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José Manuel Durão Barroso President of the European Commission Delivering on our highest law: the good of European citizens LUISS University Rome, 14 March 2011
Commission Européenne - SPEECH/11/177 14/03/2011
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José Manuel Durão Barroso
President of the European Commission
Delivering on our highest law: the good of European citizens
Rome, 14 March 2011
Presidente della Camera dei Deputati, onorevole Gianfranco Fini,
Presidente Emma Marcegaglia, autorità, Signore e Signori,
E' un onore per me ricevere da questa prestigiosa Università un riconoscimento così importante. Vorrei innanzi tutto ringraziare la Presidente, Emma Marcegaglia, il Rettore Massimo Egidi e il Professor Gian Domenico Musco per il conferimento di questa Laurea "Honoris Causa" in diritto.
Non è solo un onore per me, ma anche un segnale di incoraggiamento a continuare nel mio lavoro, nella costruzione di un'Europa più unita, e quindi anche più preparata a giocare il suo ruolo nel mondo.
Ogni volta che ho occasione di venire in Italia, mi sento a casa in questo paese che dà lustro all'Europa con la sua arte e la sua bellezza e che tra qualche giorno festeggerà 150 anni di unità: uno Stato giovane, ma di cultura antichissima.
Colgo quest’occasione per porgervi le mie più sentite congratulazioni.
In questo momento, particolarmente significativo per l'integrazione europea, sono lieto di avere l'occasione di rivolgermi a un pubblico illustre, ai giovani che si formano in questa Università e che, ne sono certo, avranno ruoli chiave nella società di domani. E, soprattutto, sono felice che ciò avvenga proprio in questa città, nella quale è stato avviato il processo della costruzione europea.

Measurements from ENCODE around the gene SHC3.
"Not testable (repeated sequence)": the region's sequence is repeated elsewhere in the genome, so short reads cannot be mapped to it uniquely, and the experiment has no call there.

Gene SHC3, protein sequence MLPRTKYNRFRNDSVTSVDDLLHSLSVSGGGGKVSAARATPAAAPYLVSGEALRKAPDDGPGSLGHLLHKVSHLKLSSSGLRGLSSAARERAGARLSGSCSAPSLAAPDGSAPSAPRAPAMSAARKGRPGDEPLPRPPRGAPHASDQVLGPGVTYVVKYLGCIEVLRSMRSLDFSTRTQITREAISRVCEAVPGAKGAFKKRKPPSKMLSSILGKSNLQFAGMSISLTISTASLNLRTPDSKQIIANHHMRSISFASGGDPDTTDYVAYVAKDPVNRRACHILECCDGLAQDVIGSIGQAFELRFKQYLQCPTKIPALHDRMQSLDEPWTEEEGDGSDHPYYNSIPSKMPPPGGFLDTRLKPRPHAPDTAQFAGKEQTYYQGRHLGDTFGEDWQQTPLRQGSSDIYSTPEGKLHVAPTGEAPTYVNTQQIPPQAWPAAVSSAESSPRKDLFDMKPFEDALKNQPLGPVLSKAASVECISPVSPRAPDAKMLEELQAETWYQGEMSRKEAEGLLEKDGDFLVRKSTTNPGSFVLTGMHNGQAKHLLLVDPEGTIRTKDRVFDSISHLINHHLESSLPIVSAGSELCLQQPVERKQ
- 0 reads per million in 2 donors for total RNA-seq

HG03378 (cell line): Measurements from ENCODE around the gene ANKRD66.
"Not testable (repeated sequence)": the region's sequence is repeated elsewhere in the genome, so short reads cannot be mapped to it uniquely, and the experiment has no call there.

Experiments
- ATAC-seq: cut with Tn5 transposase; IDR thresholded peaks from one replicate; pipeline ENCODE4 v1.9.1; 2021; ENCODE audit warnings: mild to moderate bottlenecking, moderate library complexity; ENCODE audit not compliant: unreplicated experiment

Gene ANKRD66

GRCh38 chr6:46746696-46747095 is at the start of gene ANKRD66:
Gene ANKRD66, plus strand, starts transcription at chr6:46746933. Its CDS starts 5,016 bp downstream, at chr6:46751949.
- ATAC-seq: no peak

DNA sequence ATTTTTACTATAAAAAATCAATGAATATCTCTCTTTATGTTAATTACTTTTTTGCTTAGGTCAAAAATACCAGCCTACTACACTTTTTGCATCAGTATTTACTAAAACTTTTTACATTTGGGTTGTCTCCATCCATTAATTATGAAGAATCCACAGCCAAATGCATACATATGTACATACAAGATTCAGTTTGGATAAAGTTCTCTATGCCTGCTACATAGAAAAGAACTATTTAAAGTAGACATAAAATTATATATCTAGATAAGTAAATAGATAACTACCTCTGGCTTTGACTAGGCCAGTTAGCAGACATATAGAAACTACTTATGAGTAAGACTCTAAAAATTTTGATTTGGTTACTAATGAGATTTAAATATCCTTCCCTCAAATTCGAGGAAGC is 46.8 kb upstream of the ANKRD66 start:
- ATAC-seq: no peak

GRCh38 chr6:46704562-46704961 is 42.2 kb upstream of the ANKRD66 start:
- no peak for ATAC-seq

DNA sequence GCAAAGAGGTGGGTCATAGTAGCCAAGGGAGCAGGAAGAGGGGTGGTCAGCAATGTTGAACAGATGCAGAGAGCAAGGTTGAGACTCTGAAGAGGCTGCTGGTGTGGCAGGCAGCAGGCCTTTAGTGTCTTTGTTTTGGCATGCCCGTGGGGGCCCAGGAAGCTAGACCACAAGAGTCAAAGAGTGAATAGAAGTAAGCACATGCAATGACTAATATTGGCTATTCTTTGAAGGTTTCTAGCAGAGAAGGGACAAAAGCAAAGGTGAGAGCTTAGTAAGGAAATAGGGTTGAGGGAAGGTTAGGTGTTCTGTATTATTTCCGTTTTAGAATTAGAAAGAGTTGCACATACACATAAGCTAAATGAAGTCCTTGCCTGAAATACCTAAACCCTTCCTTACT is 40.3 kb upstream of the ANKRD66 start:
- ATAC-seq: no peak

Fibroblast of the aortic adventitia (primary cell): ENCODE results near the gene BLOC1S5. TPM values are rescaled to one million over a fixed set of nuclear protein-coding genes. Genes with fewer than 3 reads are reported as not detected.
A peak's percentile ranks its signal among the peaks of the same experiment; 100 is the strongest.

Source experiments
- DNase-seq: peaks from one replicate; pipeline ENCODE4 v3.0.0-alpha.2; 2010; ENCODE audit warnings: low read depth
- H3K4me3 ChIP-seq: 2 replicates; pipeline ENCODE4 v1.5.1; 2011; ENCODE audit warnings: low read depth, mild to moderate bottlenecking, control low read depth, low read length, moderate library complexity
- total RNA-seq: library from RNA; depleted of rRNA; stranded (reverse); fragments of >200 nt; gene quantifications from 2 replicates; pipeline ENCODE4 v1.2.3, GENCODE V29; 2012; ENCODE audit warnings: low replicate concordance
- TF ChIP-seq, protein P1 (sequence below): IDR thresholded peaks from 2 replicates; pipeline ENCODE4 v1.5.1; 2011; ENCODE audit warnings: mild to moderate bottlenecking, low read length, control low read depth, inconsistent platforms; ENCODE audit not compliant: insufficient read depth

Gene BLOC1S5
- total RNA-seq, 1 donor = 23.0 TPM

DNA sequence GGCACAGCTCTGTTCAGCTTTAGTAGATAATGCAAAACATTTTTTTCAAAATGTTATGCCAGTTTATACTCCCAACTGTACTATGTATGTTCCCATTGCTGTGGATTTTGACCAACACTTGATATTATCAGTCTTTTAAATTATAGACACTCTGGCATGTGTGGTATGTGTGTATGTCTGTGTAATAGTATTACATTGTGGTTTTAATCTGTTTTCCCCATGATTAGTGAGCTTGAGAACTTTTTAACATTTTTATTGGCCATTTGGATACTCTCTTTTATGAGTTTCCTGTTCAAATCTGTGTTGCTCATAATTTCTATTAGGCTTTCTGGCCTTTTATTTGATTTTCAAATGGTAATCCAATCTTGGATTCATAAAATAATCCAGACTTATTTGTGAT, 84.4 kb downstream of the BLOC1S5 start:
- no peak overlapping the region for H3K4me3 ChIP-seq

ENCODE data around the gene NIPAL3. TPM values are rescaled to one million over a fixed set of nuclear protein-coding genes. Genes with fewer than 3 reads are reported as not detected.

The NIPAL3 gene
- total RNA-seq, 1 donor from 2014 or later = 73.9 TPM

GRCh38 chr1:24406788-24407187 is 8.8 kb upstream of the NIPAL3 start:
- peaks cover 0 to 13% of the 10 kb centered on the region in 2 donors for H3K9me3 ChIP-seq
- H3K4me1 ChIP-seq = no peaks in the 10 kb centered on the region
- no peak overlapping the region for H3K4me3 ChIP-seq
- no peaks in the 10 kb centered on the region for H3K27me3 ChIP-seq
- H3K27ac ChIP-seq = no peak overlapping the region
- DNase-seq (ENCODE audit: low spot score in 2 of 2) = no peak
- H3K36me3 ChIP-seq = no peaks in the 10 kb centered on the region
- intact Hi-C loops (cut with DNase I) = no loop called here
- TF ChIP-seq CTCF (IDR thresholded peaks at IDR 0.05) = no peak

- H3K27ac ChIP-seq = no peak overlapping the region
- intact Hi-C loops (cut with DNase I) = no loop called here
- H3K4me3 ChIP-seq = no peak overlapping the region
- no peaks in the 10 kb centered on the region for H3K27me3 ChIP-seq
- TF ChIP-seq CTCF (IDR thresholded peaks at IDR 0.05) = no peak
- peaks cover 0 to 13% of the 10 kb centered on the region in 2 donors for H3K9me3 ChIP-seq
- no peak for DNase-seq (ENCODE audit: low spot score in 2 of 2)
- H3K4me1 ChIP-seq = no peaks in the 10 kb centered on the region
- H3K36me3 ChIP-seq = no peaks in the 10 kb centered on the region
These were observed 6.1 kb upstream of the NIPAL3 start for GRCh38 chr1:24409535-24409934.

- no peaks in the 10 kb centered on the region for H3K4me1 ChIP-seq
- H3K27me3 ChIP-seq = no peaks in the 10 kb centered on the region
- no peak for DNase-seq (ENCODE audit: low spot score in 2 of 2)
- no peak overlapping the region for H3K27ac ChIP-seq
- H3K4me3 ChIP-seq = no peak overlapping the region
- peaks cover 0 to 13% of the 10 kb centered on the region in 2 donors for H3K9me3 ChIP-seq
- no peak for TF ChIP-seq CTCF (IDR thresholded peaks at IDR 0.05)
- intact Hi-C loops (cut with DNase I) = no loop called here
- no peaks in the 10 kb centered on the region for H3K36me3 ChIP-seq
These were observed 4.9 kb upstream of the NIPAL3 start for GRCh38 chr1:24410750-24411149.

Ladies and Gentlemen,
The impact of the crisis on our economies and societies has been far reaching. It has been a huge shock for millions of citizens.
Much of the progress made in the past ten years has been wiped out. Our GDP fell by 4% in 2009, our industrial production dropped 20% in less than two years, and the rate of unemployment rose to 10% of our active population.
I am speaking on averagefor the European Union Member States.
The crisis has made the task of securing future economic growth much more difficult.
Europe's structural weaknesses have been uncovered. Even before the crisis, we were indeed lagging behind in some areas compared to our main economic partners and competitors.
The impact of the crisis has also been a serious blow to confidence. Many investment plans, talents and new ideas risk going to waste because of uncertainties, sluggish demand and lack of funding.
Our shared responsibility is to rebuild confidence. We need consumers who have the confidence and the means to spend. We need companies with the courage to invest in promising ventures and seek out new export markets including in fast-growing economies. We need markets to be appeased and to continue to regain confidence in the euro area and in the European Union as a whole.